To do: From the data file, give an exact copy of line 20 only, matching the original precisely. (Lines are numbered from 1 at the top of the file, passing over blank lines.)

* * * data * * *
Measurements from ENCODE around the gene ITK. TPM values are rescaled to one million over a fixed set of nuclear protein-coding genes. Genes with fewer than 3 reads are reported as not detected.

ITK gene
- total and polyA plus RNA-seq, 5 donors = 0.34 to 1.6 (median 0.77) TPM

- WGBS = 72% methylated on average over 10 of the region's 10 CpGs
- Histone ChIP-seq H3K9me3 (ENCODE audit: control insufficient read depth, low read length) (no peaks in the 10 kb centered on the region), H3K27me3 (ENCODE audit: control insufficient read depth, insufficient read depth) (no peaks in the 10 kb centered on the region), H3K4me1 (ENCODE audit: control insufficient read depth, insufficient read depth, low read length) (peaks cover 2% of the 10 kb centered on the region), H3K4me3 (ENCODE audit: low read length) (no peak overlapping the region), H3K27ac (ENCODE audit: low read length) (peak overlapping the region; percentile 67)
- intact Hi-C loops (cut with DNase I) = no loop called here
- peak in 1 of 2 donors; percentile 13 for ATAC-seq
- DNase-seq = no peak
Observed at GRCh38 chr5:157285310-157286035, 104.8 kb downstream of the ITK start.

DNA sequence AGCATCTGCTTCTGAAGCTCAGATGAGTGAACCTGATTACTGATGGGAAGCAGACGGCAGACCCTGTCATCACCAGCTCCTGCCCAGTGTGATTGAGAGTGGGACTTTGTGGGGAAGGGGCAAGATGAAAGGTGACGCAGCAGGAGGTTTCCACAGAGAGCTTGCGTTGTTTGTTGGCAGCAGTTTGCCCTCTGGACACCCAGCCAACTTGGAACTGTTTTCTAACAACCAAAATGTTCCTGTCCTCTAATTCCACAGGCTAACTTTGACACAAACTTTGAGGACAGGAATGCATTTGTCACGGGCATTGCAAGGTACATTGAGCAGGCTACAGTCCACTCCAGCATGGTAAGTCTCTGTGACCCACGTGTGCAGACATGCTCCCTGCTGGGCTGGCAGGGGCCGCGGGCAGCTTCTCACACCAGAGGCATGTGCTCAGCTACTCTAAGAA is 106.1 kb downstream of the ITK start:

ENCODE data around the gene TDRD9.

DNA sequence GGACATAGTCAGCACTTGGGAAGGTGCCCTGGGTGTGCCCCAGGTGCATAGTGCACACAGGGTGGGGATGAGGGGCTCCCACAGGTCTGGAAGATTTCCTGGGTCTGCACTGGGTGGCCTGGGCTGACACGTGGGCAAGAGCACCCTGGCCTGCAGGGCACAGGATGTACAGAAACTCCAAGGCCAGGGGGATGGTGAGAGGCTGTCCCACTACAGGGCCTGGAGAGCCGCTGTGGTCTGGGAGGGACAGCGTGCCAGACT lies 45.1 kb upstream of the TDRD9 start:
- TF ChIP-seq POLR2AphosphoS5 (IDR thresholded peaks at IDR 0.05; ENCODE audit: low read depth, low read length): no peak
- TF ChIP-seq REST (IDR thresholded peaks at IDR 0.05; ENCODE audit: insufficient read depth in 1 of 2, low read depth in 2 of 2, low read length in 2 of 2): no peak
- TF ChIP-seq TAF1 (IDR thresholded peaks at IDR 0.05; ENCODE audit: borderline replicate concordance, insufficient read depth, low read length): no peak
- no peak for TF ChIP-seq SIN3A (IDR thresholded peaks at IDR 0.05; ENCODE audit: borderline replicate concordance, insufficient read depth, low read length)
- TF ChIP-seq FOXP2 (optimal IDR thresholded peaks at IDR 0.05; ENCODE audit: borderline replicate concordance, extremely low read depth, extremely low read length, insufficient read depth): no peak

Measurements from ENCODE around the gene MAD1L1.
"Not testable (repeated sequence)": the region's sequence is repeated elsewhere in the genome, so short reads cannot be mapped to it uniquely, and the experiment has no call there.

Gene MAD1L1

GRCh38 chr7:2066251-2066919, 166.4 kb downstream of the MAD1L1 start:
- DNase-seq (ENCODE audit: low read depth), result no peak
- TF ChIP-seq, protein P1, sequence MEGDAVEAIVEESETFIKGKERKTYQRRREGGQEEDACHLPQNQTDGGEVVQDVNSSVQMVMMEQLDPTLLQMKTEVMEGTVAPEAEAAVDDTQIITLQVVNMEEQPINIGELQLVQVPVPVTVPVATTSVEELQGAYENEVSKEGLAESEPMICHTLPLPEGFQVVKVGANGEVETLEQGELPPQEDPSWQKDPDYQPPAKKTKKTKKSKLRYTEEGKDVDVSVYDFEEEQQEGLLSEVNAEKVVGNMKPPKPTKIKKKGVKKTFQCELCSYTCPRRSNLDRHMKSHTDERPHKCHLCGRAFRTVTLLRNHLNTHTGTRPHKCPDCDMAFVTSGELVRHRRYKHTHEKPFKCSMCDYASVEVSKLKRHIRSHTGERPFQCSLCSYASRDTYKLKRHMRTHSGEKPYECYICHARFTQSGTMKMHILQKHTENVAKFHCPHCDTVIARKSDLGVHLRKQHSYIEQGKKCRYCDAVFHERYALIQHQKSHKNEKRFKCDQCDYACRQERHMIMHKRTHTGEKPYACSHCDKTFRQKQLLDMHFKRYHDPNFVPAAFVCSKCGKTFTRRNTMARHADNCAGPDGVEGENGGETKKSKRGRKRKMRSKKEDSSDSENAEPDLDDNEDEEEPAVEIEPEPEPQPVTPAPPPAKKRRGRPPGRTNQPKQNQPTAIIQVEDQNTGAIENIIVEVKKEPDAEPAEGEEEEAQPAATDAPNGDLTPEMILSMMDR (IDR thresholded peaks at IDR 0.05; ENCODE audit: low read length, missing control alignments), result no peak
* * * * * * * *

Gene MAD1L1